But clearly you want to try this out for yourself. If you spend some years experimenting with glues, you will become very familiar with all of them and then be able to select the better one for the task at hand.

              This is the common 24Hr cure resin we use in AU is called Araldite (but avoid the 5min versions), (JB weld will have a similar product):

              https://www.ebay.com.au/itm/27288287...frcectupt=true



              These are its common applications according to Selleys;
              • Load bearing repairs
              • Gluing the head back on your hammer
              • Fixing loose table or chair legs.
              • Bonding solid pieces of Aluminium sheeting
              • Bonding timber on your boat
              • Repairing splits and cracks in Cricket bats
              • Bonding fibreglass sheets
              • Repairing Ski's
              • Fixing Dynabolts and metal rods into concrete

              (We have lots of glued up hammers down here in Australia and the resin works well for gluing up dental work until you can get back to the dentist)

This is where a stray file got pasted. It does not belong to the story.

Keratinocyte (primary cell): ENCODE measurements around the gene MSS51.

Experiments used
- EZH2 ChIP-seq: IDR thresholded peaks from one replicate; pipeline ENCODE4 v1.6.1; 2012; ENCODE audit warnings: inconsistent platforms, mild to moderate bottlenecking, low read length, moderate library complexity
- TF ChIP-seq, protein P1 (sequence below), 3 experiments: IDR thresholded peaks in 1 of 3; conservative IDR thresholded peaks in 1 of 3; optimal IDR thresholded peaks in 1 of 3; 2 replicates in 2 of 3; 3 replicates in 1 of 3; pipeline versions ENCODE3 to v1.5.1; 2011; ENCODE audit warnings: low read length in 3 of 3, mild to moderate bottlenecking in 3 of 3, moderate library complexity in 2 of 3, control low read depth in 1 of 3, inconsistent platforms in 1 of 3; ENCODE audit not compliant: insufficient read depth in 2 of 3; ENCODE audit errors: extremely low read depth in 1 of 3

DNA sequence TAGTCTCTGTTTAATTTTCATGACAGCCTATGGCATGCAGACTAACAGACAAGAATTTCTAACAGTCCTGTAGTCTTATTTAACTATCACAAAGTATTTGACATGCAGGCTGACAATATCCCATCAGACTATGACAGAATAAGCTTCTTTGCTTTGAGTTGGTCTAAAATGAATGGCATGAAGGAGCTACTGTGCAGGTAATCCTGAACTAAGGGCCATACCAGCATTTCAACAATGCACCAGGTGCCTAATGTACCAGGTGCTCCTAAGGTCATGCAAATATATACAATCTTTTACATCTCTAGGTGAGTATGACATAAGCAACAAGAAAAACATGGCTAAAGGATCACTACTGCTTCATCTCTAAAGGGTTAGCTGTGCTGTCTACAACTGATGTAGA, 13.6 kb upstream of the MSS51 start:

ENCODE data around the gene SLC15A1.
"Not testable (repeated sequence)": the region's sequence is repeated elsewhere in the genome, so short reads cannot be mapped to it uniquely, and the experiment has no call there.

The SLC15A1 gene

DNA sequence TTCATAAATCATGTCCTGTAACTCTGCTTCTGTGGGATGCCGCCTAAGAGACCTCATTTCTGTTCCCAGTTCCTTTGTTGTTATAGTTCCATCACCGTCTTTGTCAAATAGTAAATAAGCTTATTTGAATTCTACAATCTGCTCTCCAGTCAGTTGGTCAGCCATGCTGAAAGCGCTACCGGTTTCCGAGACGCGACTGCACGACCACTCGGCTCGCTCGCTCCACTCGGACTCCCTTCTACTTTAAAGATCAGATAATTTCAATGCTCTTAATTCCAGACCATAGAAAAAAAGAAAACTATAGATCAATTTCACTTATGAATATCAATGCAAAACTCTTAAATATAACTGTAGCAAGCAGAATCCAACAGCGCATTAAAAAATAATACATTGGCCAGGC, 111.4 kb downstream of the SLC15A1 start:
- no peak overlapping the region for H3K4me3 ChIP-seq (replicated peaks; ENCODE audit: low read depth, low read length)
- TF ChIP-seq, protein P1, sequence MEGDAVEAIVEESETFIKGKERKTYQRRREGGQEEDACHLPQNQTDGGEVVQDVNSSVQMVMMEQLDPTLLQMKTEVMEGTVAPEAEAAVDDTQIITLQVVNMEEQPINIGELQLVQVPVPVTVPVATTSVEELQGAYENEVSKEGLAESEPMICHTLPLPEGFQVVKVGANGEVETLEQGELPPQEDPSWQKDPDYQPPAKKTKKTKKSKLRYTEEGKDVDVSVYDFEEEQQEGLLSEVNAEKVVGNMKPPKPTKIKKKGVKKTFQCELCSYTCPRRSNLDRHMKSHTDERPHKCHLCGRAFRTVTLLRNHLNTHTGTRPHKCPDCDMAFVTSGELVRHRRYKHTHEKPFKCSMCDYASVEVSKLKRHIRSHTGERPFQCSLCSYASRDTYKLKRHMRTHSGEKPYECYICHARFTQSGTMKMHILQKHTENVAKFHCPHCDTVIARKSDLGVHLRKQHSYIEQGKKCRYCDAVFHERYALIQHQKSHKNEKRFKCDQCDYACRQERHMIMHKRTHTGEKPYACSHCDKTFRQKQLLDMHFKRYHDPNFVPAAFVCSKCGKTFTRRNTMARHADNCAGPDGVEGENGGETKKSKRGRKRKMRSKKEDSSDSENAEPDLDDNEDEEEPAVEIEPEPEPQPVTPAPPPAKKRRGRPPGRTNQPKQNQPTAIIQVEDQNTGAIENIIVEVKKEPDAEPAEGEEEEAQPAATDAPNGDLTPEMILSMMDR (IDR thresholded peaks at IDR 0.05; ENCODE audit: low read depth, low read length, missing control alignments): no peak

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                #22
                Okay, I give--use the epoxy. My big problem with epoxies and plastics is that it generally requires a specialized formula, not a general-use one to get a good, permanent bond. If this were my project and I was restricted to epoxy, I'd use this stuff. You can find it at many big-box stores locally.
                Reach me: vcfblackhole _at_ protonmail dot com.

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                  #23
                  Originally posted by Chuck(G) View Post
                  Okay, I give--use the epoxy. My big problem with epoxies and plastics is that it generally requires a specialized formula, not a general-use one to get a good, permanent bond. If this were my project and I was restricted to epoxy, I'd use this stuff. You can find it at many big-box stores locally.
                  That looks very good, similar to Araldite I would expect. Interesting that it can bond Nylon, usually slippery -oily feeling plastics like polypropylene, Nylon etc are incredibly difficult to bond and make really good containers for storing glue in !

                  Though it is fast setting at 20 min, so it might not get quite as hard as a 24 hr resin, but I have never tried this particular product.

                  Most likely this marine grade epoxy is pretty good, but its not in stock and I cannot see the setting time. Usually though marine rated products are a little tougher:


                  https://www.amazon.com/Loctite-19193...929486&sr=8-61